Women have to tread warily. While at the beginning of her career, dressing sexily might be essential to attract attention, to rise up the ladder a more sombre style is usually required. Helen Cook, 39, an accountant, walked the image tightrope. "When I joined the company all the women had raunchy outfits. Not tacky, but they all wore a lot of make-up, short skirts and Wonderbras. But there was a cut-off point on the ladder when all the women started dressing like girl guide leaders. I now find myself having to wear horrible tights and knee-length skirts. It's expectations, I suppose. Part of me would love to have an automaton uniform to put on every morning which I know would be acceptable, and part of me wants to rebel altogether and wear trousers."

The option of trousers for women is, astonishingly, just beginning to penetrate more formal workplaces. Women in the States have been wearing them for years, but in Britain their Sapphic overtones, together with relative lack of availability, have hitherto ruled them out of the boardroom. "It was difficult to buy a decent trouser suit even three years ago," says executive search consultant Jane Nallor.

As women are becoming more established and confident they feel more able to wear what they like. Hence, unsurprisingly, women in the top of their fields express less dissatisfaction about their dress code than women further down the ladder. A new survey published by the Institute of Management revealed that women in managerial professions were no longer worried about clothing issues. Lower down the scale, however, more traditional prejudices prevail. The situation is improving as male chief executives are get younger, and even the older ones recognise women as an intelligent life form, says Mary Spillane of colour consultants, Colour Me Beautiful. "Change is filtering from the top down. It will only take one top female MP to start wearing trouser suits and there will be a stampede."

Additional reporting: Katie Sampson


THE QC Nadine Radford, QC

As of last year we are allowed to wear trousers if they are part of a business suit. This relaxation resulted from two considerations. Firstly the desire from women within the profession to wear trousers had been loudly voiced, and secondly the fashion industry had begun to wake up to the need for smart suits with the option of skirts or trousers. Once this option was available the same argument that nurses and policewomen had used to allow them to adopt trousers became acceptable, namely that if you are carrying heavy loads or travelling long distances trousers will be the most practical and the most decent form of dress. Many women have adopted trousers whilst making an effort to maintain their femininity. However the days of wearing shocking pink suits as seen on LA Law are thankfully far away, since the suit worn must always be in the same dark colours as the robes. For swearing in, judges or silks of both sexes must wear tights under britches. Before the ceremony we received written instructions informing us that tights should be applied under and not over trousers. Apparently some men had misunderstood this.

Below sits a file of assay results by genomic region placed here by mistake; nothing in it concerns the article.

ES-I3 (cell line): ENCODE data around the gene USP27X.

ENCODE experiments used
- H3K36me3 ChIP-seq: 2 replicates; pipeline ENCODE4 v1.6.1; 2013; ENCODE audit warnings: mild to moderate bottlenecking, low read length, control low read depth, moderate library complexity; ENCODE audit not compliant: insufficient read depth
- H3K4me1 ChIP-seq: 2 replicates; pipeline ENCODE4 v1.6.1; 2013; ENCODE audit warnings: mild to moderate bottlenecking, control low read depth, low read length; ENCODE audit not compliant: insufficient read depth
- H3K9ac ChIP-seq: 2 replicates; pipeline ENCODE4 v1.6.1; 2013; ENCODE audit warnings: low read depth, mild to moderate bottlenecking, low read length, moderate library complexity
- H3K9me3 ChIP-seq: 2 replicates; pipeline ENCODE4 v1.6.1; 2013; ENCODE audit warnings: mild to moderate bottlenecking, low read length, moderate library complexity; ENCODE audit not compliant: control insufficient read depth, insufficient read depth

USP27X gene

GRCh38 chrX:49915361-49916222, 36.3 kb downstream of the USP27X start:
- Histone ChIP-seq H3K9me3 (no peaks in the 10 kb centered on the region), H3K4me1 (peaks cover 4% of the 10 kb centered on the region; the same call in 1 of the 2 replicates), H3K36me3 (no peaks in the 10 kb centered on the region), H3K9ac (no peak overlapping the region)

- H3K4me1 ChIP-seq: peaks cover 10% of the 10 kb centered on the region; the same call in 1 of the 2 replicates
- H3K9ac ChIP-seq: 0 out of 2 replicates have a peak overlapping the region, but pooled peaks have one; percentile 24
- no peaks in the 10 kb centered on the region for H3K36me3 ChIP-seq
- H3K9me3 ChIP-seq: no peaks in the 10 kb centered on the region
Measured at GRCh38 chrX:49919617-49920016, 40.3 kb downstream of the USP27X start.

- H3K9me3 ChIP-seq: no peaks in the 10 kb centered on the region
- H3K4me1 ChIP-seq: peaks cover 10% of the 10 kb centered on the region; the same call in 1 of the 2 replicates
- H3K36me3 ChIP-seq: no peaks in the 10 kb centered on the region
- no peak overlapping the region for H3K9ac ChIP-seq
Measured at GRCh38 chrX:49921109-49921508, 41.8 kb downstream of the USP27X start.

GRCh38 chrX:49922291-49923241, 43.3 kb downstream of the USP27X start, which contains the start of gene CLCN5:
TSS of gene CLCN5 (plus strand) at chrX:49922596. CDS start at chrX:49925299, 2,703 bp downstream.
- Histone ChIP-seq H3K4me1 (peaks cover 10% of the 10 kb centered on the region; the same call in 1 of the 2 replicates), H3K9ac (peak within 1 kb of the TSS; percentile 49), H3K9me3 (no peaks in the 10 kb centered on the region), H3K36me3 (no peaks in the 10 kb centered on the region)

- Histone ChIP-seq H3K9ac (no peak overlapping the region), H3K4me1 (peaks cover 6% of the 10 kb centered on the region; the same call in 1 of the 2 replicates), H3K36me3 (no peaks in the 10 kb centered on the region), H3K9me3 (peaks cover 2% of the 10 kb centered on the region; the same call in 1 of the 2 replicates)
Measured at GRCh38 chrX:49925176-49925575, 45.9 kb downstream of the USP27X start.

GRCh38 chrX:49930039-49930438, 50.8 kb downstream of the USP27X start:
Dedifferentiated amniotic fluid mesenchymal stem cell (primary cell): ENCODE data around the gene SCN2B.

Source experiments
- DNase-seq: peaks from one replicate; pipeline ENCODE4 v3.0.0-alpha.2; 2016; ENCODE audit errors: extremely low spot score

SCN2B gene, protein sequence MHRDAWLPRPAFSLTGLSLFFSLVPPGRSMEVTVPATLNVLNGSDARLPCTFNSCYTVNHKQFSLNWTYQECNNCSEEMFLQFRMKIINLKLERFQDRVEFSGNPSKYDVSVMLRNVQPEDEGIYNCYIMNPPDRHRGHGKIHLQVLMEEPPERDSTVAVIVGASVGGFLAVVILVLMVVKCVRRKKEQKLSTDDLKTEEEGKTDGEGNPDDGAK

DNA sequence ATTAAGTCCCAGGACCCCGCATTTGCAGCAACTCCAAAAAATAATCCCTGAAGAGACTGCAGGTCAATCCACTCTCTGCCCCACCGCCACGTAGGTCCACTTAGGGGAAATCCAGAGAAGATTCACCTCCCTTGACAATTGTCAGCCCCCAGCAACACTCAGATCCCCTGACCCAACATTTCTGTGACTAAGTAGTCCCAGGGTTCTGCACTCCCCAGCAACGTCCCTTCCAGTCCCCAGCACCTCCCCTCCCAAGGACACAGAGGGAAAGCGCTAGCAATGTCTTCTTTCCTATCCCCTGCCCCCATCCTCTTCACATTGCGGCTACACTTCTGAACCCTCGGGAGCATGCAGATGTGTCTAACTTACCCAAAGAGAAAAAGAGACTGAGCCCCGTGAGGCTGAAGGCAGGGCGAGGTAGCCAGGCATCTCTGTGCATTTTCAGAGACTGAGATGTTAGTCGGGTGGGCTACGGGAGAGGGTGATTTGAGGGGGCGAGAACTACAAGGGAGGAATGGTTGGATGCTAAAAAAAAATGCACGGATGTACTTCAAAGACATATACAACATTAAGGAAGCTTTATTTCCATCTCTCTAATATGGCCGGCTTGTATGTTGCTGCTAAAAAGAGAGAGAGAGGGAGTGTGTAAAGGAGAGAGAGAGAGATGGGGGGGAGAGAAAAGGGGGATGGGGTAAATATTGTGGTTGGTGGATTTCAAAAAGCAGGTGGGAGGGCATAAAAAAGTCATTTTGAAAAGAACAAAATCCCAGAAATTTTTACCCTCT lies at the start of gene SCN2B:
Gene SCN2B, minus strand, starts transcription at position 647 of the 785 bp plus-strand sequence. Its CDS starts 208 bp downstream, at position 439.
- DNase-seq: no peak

THE PUBLISHER Lucy Ramsey, publicity manager with a large publishing house

In the past many of the women in publishing were expected to wear little black dresses and pearls. Nowadays women can get away with more than men, who are still expected to wear suits. Women tend to wear a lot less make- up than they did, often in an effort to look more serious. Editors dress as they want, often quite eccentrically, both because they are not the public face and because they are traditionally seen as having their minds on higher things. Women in accounts dress more smartly because they want to be differentiated as business people. Across the board dressing sexily is generally seen as off-putting, bad mannered frivolity. We used to have a "dress down" day but it wasn't a great success because it actually made people feel more uncomfortable.

THE ADVERTISER Katherine Boon, account director of a leading advertising agency

If women make it into advertising they are confident enough to wear what they want but they tend towards the fashionable, well-turned-out understatement. We don't have to wear stiff suits and we can wear colours but the days of flash and brash dressing are over because of the unpleasant associations with the over-confident 1980s. When you get higher up you have to be mindful of how you are perceived - wearing a short skirt could undermine your credibility.

THE PSYCHOLOGIST Emma White, clinical psychologist

Clinical psychology is female-dominated and has a vast range of dress codes - some regard themselves as radical social workers, others as medical professionals. However, overall the code has changed significantly: women dress smartly now, which reflects the increased credibility of the profession, and they no longer feel the need to dress oppositionally. Clothing is seen as a therapeutic rather than professional issue, as a rule in order to get the client to express his or her feelings it's best to dress in a neutral but professional way. You have to get trainee psychologists to think about the message conveyed by their dress; one mustn't transmit one's own views or character to the client. Unfortunately trainees can misunderstand this and see one as a clothing fascist.

THE ACCOUNTANT Jan Garside, senior tax manager with a leading accountancy firm

I have been in accountancy for over 25 years and have witnessed a great change in the dress-code. It's not uncommon to see juniors in crop tops and trousers are acceptable across the board, whereas when I started they were only acceptable on cleaners. Most of the men in this firm ogle the girls, but today's women are confident enough to withstand their stupid remarks.

Interviews by Katie Sampson